Helen’s Law has been granted Royal Assent and will come into force within weeks.
The legislation is named after Helen McCourt, the 22-year-old murdered by pub landlord Ian Simms in 1988.
Her remains have never been found and mother Marie, 77, campaigned to halt the parole of killers who refuse to reveal where their victims’ bodies are.
The Prisoners (Disclosure of Information About Victims) Bill was approved in the House of Lords earlier this week and Royal Assent was agreed on Wednesday.
Marie said: “This has been a long, gruelling fight and there were times I doubted it would happen.
“But knowing Helen’s Law has been signed off by the Queen and will shortly go on to the statute books has made me the proudest mum in the world.
“It is a lasting legacy to my lovely daughter.”
Justice Secretary Robert Buckland QC added: “Thanks to the efforts of Marie McCourt and other campaigners, more families should get the answers and closure they deserve.”
Marie’s victory is bittersweet as Simms, 63, walked free earlier this year. He killed insurance clerk Helen as she walked home from work in Billinge, Wigan.
Marie launched her fight in the Mirror in 2015 and hundreds of thousands signed petitions.
Mrs McCourt’s husband John Sandwell said: “We are so relieved after five years – it has been a long old fight and very difficult times with the amount of obstacles we have had to go through.
“But we stuck with it and with the support of people like the press and the Commons and the Lords, we finally we have got there, we are delighted.
“We were hoping that the new law would have caught Simms before he walked but it came just too late.
“It causes a lot of frustration and heartache but we never gave up.
“At least it’s going to be able to help other families and it will be a legacy for Helen. It’s a law that will help an awful lot of families in the future.”
He said that until Simms reveals the whereabouts of Helen’s body, he still “has that control over our lives”, adding: “He has that string he can pull like a puppet almost.”
February 1988 Helen, 22, disappears on way home from work. Pub landlord Ian Simms charged with murder. Search for her remains begins.
February 1989 Simms found guilty of murder in first conviction secured without a body using DNA. He gets life with a minimum tariff of 16 years.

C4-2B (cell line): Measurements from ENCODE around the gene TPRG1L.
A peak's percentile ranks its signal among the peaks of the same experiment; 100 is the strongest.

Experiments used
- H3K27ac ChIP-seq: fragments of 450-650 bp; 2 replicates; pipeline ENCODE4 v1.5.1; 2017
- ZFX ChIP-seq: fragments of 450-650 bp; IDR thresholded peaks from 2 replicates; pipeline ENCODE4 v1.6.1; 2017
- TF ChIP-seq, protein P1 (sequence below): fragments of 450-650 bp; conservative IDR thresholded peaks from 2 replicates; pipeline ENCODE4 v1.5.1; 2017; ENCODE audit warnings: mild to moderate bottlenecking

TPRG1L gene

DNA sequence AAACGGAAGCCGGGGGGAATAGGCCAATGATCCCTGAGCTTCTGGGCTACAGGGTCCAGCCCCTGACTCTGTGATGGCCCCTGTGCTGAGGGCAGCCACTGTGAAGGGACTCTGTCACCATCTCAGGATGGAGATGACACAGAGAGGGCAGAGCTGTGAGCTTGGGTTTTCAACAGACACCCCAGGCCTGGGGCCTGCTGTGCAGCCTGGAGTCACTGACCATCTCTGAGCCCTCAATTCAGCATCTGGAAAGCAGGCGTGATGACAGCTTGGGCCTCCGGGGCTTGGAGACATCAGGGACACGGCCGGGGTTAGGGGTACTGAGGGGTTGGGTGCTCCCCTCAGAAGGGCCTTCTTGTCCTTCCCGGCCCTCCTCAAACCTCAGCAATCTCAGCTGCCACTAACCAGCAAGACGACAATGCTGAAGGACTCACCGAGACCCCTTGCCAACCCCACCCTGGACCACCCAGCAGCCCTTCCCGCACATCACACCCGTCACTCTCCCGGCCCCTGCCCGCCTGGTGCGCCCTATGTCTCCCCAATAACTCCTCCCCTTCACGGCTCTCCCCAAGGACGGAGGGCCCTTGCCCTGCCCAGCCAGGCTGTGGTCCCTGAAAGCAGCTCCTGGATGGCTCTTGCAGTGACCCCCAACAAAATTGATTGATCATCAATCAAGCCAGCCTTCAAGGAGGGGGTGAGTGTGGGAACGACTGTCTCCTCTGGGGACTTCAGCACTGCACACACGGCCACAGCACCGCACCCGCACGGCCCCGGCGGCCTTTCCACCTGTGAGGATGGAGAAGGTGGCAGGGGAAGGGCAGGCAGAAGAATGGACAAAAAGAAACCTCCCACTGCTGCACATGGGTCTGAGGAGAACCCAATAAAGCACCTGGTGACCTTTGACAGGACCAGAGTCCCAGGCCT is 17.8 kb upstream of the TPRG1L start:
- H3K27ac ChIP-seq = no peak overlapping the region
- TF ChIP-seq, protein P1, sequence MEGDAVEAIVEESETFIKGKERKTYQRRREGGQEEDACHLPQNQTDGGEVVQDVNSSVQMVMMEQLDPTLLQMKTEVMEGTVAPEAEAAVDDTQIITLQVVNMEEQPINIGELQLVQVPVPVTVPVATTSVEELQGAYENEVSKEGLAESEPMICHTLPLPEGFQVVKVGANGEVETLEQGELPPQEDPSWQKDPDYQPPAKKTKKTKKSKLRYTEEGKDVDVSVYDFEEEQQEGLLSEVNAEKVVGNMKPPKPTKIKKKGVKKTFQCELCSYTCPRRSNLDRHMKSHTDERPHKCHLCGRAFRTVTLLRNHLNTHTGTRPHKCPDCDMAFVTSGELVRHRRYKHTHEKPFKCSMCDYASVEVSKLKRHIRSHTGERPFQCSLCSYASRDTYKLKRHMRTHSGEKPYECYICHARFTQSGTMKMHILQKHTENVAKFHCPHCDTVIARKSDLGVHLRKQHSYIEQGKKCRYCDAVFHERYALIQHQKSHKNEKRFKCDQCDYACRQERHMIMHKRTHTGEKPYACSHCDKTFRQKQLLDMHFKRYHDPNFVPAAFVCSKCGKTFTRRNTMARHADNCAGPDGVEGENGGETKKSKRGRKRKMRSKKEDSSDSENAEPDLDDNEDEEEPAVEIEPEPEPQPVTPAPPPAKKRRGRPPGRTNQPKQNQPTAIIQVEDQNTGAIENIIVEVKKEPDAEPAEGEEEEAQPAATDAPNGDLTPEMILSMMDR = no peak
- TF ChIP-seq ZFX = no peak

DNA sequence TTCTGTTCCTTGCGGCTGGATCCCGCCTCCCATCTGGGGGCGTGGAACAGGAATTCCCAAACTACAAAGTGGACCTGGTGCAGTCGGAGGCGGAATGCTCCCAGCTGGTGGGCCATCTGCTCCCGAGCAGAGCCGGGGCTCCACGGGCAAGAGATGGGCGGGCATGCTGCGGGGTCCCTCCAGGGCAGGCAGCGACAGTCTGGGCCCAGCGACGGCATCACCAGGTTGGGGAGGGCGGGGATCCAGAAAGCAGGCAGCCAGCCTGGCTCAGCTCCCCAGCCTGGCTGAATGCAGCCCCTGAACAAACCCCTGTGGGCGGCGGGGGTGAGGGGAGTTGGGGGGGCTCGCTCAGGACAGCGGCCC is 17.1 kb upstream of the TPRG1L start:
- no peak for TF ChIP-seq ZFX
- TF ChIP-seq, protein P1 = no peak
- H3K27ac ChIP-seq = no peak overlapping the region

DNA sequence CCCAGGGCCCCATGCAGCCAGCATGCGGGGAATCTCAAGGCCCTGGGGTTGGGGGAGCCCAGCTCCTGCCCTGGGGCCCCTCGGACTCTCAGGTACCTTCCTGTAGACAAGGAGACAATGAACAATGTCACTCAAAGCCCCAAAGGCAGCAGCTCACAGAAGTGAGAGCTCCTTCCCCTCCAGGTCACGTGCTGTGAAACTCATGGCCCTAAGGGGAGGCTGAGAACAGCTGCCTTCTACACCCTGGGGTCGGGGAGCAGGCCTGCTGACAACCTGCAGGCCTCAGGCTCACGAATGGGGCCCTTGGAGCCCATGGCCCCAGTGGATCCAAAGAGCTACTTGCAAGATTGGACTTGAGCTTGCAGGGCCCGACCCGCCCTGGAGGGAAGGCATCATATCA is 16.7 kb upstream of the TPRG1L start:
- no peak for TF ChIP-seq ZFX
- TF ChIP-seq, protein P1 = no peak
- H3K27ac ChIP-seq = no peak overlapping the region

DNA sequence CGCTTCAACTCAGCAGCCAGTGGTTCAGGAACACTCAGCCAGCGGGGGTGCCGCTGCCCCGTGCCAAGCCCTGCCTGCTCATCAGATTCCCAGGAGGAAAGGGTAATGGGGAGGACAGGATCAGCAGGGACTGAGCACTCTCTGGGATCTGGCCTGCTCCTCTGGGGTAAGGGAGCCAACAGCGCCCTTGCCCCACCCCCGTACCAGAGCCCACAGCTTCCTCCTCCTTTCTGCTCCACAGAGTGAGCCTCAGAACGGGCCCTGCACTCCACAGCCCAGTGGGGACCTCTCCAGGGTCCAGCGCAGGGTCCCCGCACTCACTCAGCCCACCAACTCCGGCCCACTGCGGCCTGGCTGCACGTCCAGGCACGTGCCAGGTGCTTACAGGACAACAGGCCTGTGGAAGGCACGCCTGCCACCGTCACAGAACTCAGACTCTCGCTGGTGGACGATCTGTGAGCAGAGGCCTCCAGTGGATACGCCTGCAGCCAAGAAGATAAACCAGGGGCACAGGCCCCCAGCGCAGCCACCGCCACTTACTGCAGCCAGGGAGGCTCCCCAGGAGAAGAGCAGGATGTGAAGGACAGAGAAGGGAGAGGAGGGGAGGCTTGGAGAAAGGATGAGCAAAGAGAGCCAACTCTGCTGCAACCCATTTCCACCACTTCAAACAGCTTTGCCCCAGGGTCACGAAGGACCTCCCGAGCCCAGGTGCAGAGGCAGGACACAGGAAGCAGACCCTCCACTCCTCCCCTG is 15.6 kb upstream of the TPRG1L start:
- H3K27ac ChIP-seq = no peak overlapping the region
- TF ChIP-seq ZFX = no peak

1991 Marie writes to Simms asking for information on Helen’s whereabouts. His reply is abusive.
October 2013 Police exhume a grave in St Aidan’s Churchyard, Billinge, but Helen is not there.
December 2015 Simms applies for parole, prompting Marie to launch her campaign. Her petition has been signed by almost 600,000 people.
February 2016 Parole Board recommends that Simms is moved to an open prison.
October 2016 MP Conor McGinn’s Bill on Helen’s Law is passed unanimously at first reading.
February 2018 Western Australia introduces “No Body, No Parole” laws.
March 2019 Simms is spotted in Birmingham on temporary release from open prison.
May 2019 Marie meets David Gauke.
Simms, a pub landlord who was convicted by a jury on overwhelming DNA evidence of the 22-year-old’s abduction and murder, has always maintained his innocence.
MPs voted in favour of the law in 2016 but it did not receive Government backing until last year. It was then presented to Parliament after being mentioned in the Queen’s Speech.
But the Bill had to be scrapped amid the general election and the prorogation of Parliament, before being brought back for debate for a second time and eventually approved.
Parole Board guidance already says offenders who withhold information may still pose a risk to the public and could therefore face longer in prison.
Courts can also hand down tougher sentences for murderers who deliberately conceal the location of a body.
But the Bill makes it a legal requirement for the Parole Board to take into account a killer’s failure to disclose the location of their victim’s remains when considering them for release.